Co-op apartments are less expensive than condos. Buyers jump through hoops to get their co-op apartment. There are also restrictions concerning renovations and selling. This discourages people from buying co-ops. Therefore, they cost less than condos.
Low Maintenance Fees
In most co-op buildings, workers handle all repairs, maintenance, and security. Co-op owners save money over the years.
Co-ops are more stable than condos. The vetting process is a con, but it’s also advantageous. Co-op boards review each buyer’s finances and references. Owners cannot freely use their co-op as an investment rental property. The board also considers if the buyer is right for the building. Therefore, the building avoids an influx of guests.
Less Risk of Value Depreciation
Co-ops outperform condos in market downturns. The vetting process eliminates the risk of investors buying shares and liquidating in times of hardship.
More than 70% of NYC housing stock is co-op.
Co-ops do not allow part-time residence. Buyers cannot purchase their unit as investment-only. The co-op prioritizes stability within the community.
International purchasers are usually prohibited.
The interview digs into buyers’ personal and financial lives. Our article about the co-op board interview process and tips to help pass is worth reading.
You may be rejected. Then you start at square one once again.
Co-ops require higher down payments than condos. Some co-ops reject buyers using loans to finance their purchases.
The co-op board controls changes to units. Some prohibit renovations, like adding another bathroom. Others do not allow a washer and dryer.
Co-op owners pay a flip tax. The amount ranges from 3-5%. This money builds up the building’s financials.
The co-op board approves to whom you sell. You may lose a buyer if the co-op board says no. Then you’re back on the market.
The laws that cover co-op issues are always evolving. Most recently, the courts have ruled that a co-op board’s decision cannot be questioned in court, that co-ops do not have to provide a reason why a prospective owner was turned down and that in certain circumstances a co-op can evict a disruptive neighbor. The courts have also ruled that a co-op board can enforce flip taxes on the sale of a unit if the co-op’s bylaws permit that.
Though the application process is rigorous, there are many advantages to owning a co-op. Co-op boards are very strict about choosing buyers who will be considerate neighbors and take care of their maintenance issues promptly. This creates a high-quality living environment for everyone in the building.
Unfortunately, the same rules that keep your neighbors in line can feel very controlling, especially if you want to make specific cosmetic changes to your living space. If you bristle at the idea of having restrictions on your paint colors or balcony decorations, co-op living may not be for you.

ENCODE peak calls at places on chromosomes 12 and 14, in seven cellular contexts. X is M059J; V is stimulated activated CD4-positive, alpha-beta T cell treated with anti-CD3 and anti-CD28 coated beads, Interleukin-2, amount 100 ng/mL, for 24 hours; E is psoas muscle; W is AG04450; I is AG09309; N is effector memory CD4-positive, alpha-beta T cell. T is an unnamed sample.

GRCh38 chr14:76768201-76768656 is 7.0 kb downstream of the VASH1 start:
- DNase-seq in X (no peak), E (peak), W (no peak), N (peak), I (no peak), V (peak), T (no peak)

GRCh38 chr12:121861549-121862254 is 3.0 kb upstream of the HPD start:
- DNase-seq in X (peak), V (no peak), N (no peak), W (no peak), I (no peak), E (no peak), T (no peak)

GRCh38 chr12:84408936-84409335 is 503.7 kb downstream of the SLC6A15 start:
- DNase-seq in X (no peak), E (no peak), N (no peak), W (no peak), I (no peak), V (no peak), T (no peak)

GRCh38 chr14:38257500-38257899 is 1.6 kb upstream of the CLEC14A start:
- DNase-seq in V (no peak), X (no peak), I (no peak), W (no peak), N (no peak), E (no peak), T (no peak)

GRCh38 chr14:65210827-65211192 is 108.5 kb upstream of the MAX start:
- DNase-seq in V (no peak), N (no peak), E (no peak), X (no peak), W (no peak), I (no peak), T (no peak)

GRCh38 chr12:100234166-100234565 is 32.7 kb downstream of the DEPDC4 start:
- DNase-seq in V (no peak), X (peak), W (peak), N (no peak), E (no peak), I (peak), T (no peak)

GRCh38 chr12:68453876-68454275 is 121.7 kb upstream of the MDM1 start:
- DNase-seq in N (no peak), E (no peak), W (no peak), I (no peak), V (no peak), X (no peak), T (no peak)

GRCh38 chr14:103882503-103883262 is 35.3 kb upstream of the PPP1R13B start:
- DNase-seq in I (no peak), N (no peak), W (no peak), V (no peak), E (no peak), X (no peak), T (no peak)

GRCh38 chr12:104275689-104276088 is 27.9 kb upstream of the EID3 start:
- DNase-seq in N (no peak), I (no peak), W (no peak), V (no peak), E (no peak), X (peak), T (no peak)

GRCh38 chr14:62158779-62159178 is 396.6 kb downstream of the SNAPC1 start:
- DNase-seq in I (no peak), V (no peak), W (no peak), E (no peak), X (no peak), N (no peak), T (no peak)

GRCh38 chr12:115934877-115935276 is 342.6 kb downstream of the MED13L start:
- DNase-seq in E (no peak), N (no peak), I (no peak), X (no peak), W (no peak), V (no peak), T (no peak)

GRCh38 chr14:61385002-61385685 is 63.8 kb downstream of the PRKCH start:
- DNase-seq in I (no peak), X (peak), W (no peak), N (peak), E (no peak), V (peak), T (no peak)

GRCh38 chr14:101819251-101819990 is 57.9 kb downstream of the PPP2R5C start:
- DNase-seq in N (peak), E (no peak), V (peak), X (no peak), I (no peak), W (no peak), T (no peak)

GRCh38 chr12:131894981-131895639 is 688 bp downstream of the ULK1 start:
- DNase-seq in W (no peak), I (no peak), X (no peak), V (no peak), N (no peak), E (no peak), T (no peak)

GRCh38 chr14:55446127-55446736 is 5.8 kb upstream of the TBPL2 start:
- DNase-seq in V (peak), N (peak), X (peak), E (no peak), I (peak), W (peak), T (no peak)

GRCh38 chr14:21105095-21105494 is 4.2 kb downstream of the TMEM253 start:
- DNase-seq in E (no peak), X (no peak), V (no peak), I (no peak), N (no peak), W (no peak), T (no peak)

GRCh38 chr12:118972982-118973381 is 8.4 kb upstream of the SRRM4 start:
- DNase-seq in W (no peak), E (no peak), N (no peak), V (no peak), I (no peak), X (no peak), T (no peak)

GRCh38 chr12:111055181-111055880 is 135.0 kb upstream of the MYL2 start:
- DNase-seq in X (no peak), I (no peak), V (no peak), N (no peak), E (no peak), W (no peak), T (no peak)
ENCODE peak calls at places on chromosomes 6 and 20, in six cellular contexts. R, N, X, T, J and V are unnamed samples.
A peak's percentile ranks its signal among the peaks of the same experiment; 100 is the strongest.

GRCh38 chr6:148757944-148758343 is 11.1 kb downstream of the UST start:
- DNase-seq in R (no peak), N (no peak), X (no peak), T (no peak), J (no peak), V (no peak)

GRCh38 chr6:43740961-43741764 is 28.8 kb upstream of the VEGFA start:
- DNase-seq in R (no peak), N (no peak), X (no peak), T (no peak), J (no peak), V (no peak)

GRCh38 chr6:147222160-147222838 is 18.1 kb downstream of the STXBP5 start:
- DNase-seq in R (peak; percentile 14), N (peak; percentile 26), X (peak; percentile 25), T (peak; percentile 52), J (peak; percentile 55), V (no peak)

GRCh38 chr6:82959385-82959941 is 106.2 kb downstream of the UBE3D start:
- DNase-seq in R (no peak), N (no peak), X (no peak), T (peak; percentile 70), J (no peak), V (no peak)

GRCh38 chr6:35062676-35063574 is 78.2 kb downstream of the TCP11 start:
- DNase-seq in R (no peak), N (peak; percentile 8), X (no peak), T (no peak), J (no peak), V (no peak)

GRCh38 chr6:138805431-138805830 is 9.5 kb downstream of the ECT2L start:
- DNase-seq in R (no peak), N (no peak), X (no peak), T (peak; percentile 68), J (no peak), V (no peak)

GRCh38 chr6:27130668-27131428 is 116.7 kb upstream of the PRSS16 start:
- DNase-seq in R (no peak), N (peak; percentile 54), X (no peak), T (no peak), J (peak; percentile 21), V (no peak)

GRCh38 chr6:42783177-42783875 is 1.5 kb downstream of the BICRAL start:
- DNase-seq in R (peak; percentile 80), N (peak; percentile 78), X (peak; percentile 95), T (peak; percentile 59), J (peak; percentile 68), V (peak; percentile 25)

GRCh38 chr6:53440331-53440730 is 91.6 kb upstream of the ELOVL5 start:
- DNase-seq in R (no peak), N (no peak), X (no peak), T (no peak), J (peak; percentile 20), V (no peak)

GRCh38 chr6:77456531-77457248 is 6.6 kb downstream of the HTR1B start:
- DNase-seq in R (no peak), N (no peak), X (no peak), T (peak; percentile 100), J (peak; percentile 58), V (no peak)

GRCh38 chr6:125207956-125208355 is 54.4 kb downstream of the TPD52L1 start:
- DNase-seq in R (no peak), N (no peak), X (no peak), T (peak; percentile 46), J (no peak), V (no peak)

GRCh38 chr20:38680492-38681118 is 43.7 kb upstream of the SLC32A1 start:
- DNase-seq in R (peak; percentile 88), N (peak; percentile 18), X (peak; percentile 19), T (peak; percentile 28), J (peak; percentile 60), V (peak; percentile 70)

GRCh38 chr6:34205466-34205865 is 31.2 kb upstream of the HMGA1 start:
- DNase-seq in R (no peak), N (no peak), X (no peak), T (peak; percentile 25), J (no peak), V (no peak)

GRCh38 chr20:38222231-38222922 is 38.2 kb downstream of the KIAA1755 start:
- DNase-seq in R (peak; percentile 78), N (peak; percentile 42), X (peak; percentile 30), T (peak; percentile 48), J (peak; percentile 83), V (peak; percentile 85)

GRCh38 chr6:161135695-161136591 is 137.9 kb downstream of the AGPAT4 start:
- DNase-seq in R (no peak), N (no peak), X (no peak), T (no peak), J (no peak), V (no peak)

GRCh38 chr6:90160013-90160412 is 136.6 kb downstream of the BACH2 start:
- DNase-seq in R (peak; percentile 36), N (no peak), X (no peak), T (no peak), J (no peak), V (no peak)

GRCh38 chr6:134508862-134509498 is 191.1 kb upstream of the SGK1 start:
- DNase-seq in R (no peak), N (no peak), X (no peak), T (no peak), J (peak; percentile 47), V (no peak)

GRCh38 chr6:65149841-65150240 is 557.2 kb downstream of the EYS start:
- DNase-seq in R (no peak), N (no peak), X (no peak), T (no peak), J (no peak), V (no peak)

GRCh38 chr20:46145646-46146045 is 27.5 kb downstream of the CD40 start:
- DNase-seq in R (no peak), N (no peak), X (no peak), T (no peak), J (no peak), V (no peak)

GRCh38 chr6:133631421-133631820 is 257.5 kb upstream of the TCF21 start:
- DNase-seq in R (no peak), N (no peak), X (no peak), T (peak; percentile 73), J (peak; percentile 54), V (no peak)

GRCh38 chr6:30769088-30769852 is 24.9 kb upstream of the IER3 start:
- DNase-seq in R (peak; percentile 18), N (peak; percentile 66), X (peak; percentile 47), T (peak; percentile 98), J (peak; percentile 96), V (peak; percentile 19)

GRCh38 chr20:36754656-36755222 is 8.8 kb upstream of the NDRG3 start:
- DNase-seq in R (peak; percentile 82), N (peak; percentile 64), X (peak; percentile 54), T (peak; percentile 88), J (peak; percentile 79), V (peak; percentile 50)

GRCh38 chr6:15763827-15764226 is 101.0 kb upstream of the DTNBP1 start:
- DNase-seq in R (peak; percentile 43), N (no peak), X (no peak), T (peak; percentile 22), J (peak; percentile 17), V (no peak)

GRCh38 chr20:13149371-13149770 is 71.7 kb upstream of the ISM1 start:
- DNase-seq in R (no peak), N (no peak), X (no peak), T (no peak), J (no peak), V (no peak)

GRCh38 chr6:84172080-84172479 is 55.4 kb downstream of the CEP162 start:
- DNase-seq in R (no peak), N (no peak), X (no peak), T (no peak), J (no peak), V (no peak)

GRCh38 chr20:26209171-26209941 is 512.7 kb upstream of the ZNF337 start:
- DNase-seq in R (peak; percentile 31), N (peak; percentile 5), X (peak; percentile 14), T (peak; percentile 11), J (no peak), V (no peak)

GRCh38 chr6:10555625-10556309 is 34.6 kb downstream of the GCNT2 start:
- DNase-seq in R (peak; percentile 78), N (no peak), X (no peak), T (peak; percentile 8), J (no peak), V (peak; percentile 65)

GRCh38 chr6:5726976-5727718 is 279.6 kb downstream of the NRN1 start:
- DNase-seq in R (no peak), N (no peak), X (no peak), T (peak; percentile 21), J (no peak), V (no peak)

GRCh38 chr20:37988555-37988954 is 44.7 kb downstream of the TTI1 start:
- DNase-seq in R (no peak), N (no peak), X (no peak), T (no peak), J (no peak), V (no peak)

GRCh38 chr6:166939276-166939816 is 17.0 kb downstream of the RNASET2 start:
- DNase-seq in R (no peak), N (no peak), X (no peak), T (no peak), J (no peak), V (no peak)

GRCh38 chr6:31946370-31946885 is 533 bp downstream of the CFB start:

Disagreements between co-op neighbors typically center on the spending of monies and what decorations are allowed. Experts say there’s usually a division between owners who want to keep costs down and those who are willing to pay more to ensure quality.
Building’s Financial Statement
When performing your due diligence before making a coop purchase or when the annual board meeting of your co-op is approaching, you get a full document. This is the building’s financial statement. While you may be tempted to dump it in the trash, it is a pretty important document. It lets you know where your investment is, and that should be a priority for you. This is especially so when you consider how much money New Yorkers invest in their apartments. If you are looking for a new home, you can use this information to analyze whether or not the co-op would be a sound investment. There are several things that you need to look for.
First, look at the page that shows results for the past two years. There should be two columns, one for this year and one for the previous year. Compare the two columns carefully. If there are any significant changes that you can’t explain, then this could be a concern.
Profit and loss
Next, take a look at the profit and loss statement. You want to see the co-op make a profit. This means that they have a balanced budget, and income is meeting expenses. If you see a loss, be concerned unless you know of some justification for it. If you have a loss year after year, you need to consider getting some different board members that will balance the budget.
Also, find the pages that show assessments. Assessments are used to pay for capital improvements or expenses for which the co-op is unprepared — for example, replacing a boiler unit. Try to see what the assessments are being used for and if it’s something responsible and necessary. You should also know how long the maintenance assessment continues and if it is to be repaid in a lump sum or smaller payments.